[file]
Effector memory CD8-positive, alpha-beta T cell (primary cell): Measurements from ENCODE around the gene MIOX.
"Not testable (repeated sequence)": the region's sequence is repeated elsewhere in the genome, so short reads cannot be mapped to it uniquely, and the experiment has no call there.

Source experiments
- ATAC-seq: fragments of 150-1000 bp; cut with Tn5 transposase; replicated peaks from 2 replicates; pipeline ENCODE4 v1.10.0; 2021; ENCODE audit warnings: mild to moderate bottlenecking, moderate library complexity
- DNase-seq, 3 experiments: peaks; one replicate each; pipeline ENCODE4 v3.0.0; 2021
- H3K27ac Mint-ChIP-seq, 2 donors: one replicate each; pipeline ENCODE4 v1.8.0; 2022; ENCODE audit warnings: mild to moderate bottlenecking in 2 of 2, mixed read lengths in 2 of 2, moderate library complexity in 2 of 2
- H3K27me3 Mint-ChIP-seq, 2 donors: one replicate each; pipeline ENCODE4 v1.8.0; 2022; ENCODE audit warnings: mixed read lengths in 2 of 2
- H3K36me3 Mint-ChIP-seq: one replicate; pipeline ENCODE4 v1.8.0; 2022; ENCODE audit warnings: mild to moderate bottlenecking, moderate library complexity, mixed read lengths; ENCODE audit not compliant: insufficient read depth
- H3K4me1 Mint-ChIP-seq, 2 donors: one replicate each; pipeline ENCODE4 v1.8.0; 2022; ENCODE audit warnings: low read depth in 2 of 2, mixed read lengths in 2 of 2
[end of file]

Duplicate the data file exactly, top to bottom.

Effector memory CD8-positive, alpha-beta T cell (primary cell): Measurements from ENCODE around the gene MIOX.
"Not testable (repeated sequence)": the region's sequence is repeated elsewhere in the genome, so short reads cannot be mapped to it uniquely, and the experiment has no call there.

Source experiments
- ATAC-seq: fragments of 150-1000 bp; cut with Tn5 transposase; replicated peaks from 2 replicates; pipeline ENCODE4 v1.10.0; 2021; ENCODE audit warnings: mild to moderate bottlenecking, moderate library complexity
- DNase-seq, 3 experiments: peaks; one replicate each; pipeline ENCODE4 v3.0.0; 2021
- H3K27ac Mint-ChIP-seq, 2 donors: one replicate each; pipeline ENCODE4 v1.8.0; 2022; ENCODE audit warnings: mild to moderate bottlenecking in 2 of 2, mixed read lengths in 2 of 2, moderate library complexity in 2 of 2
- H3K27me3 Mint-ChIP-seq, 2 donors: one replicate each; pipeline ENCODE4 v1.8.0; 2022; ENCODE audit warnings: mixed read lengths in 2 of 2
- H3K36me3 Mint-ChIP-seq: one replicate; pipeline ENCODE4 v1.8.0; 2022; ENCODE audit warnings: mild to moderate bottlenecking, moderate library complexity, mixed read lengths; ENCODE audit not compliant: insufficient read depth
- H3K4me1 Mint-ChIP-seq, 2 donors: one replicate each; pipeline ENCODE4 v1.8.0; 2022; ENCODE audit warnings: low read depth in 2 of 2, mixed read lengths in 2 of 2